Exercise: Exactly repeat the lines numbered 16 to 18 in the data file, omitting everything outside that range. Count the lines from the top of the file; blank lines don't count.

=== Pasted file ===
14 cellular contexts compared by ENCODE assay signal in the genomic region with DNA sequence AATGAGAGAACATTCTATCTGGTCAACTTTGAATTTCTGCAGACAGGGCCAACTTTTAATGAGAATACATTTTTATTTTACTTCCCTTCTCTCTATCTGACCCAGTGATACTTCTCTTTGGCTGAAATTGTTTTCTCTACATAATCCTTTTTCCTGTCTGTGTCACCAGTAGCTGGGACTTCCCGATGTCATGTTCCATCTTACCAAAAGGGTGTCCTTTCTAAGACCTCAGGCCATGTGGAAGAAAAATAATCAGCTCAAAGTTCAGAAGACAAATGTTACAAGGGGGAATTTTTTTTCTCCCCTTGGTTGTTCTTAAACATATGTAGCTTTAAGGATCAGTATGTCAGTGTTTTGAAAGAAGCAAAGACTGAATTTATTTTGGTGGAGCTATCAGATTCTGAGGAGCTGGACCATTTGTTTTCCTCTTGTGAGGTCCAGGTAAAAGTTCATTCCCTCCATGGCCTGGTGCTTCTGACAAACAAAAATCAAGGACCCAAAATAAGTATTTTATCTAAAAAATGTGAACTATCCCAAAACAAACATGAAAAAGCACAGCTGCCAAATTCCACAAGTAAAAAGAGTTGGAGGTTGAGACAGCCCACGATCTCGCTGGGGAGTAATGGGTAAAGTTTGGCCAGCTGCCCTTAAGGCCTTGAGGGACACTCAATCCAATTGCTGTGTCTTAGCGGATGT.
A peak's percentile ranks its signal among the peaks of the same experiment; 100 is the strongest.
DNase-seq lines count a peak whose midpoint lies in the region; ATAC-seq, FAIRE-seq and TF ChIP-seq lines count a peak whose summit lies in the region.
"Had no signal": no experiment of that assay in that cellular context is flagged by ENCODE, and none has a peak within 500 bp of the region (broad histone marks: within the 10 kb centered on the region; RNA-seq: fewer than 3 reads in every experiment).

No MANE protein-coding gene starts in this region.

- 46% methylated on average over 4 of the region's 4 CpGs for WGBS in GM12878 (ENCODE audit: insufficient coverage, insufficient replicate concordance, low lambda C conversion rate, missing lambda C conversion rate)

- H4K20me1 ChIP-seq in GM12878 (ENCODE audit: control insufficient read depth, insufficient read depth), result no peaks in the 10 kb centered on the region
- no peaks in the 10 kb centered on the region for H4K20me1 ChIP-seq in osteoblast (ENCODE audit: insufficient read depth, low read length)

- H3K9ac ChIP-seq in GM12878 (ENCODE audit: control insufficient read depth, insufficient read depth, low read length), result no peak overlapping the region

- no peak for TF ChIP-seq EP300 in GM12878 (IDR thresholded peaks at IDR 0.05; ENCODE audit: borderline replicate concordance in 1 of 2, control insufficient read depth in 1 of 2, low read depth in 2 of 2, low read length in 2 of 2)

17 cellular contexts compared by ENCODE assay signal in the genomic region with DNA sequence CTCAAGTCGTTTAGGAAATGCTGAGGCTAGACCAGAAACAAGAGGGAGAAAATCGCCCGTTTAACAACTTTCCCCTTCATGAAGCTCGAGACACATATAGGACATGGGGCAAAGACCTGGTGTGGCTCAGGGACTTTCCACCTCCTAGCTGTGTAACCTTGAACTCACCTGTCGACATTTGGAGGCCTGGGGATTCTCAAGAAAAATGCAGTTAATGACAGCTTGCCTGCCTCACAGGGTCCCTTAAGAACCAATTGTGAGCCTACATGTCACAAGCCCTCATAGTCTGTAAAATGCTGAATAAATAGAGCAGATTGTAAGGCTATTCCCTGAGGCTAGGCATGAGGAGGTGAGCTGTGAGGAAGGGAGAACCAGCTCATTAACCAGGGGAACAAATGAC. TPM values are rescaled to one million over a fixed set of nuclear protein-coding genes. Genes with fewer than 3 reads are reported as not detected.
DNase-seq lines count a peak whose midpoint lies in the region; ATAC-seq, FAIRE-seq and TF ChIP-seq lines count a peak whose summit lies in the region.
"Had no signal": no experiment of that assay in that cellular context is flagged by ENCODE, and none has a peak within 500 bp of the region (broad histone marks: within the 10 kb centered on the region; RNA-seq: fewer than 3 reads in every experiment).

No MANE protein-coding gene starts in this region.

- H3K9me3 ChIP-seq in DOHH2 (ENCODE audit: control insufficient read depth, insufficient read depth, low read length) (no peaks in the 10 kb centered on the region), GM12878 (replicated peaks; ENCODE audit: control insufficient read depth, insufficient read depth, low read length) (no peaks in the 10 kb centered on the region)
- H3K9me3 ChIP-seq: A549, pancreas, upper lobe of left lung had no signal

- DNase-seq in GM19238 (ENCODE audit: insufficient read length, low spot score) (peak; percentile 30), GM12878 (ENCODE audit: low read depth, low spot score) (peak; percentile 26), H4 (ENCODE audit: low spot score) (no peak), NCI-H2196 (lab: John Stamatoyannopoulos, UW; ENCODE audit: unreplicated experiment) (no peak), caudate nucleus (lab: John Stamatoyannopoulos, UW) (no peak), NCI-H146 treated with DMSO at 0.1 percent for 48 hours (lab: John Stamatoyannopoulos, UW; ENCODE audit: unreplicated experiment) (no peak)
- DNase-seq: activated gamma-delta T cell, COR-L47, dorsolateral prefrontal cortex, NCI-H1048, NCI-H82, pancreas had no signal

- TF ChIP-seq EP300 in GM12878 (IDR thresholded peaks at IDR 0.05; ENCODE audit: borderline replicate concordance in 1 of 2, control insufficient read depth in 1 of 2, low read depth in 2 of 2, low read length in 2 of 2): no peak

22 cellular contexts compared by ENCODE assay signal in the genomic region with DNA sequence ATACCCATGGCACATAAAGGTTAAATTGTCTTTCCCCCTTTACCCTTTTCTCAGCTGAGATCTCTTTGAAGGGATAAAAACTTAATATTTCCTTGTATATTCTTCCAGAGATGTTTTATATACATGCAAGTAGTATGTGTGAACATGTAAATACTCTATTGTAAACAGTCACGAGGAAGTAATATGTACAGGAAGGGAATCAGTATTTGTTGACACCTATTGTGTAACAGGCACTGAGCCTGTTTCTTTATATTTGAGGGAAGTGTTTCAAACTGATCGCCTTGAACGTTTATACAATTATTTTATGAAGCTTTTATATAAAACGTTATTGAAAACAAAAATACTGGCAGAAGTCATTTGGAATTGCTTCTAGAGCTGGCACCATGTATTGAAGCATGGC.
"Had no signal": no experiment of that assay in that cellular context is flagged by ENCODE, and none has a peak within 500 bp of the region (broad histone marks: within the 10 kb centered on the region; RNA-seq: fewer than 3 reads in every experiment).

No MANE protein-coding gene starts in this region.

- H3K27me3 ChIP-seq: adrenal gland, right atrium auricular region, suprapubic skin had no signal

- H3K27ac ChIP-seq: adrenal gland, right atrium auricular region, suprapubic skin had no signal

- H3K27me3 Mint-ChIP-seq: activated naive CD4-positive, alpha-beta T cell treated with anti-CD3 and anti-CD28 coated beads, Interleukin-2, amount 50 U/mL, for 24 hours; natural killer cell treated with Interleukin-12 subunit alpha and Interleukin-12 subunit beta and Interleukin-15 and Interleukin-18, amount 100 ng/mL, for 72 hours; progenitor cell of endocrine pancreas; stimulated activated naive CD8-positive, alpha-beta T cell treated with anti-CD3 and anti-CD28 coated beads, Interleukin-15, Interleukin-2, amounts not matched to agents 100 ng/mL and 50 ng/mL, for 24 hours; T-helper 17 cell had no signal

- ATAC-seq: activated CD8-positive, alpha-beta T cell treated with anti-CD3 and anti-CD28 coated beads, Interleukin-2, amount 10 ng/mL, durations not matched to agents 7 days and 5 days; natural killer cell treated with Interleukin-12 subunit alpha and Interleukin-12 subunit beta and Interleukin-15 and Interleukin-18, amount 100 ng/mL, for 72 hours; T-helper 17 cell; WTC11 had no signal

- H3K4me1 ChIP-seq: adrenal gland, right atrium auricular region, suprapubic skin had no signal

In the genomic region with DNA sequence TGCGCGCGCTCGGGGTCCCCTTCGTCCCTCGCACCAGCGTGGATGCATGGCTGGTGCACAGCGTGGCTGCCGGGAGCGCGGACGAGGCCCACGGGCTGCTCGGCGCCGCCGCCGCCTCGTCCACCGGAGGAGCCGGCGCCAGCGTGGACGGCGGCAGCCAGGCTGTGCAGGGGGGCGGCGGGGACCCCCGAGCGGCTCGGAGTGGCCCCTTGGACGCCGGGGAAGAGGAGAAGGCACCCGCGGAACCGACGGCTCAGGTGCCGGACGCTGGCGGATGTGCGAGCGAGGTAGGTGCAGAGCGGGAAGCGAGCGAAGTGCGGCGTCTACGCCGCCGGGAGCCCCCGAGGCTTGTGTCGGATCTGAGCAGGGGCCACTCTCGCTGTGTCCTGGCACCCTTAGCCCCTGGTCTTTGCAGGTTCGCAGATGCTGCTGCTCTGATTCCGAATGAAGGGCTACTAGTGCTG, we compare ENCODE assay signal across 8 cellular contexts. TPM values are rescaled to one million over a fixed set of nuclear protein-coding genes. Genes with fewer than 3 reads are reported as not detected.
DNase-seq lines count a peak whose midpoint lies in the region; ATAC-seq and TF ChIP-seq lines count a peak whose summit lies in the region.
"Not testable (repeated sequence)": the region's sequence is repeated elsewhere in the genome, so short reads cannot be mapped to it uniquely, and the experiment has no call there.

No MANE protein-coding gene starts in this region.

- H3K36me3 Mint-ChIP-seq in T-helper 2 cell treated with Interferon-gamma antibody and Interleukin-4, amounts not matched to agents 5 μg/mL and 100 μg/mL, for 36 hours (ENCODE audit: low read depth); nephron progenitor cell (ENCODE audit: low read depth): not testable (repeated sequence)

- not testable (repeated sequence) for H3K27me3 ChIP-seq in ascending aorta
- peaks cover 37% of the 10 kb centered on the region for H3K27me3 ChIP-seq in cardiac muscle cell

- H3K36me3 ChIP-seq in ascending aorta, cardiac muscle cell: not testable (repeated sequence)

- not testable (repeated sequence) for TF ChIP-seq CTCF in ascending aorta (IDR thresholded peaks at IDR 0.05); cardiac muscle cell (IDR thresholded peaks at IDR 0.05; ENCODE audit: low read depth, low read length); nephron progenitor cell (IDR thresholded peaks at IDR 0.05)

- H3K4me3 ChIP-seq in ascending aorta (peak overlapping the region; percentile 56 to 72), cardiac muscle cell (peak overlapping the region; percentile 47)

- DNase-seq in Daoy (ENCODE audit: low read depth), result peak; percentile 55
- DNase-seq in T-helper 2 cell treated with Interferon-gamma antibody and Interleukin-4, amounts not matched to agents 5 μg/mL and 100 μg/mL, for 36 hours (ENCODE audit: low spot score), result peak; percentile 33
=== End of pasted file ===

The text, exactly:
- H3K9me3 ChIP-seq: A549, pancreas, upper lobe of left lung had no signal

- DNase-seq in GM19238 (ENCODE audit: insufficient read length, low spot score) (peak; percentile 30), GM12878 (ENCODE audit: low read depth, low spot score) (peak; percentile 26), H4 (ENCODE audit: low spot score) (no peak), NCI-H2196 (lab: John Stamatoyannopoulos, UW; ENCODE audit: unreplicated experiment) (no peak), caudate nucleus (lab: John Stamatoyannopoulos, UW) (no peak), NCI-H146 treated with DMSO at 0.1 percent for 48 hours (lab: John Stamatoyannopoulos, UW; ENCODE audit: unreplicated experiment) (no peak)
- DNase-seq: activated gamma-delta T cell, COR-L47, dorsolateral prefrontal cortex, NCI-H1048, NCI-H82, pancreas had no signal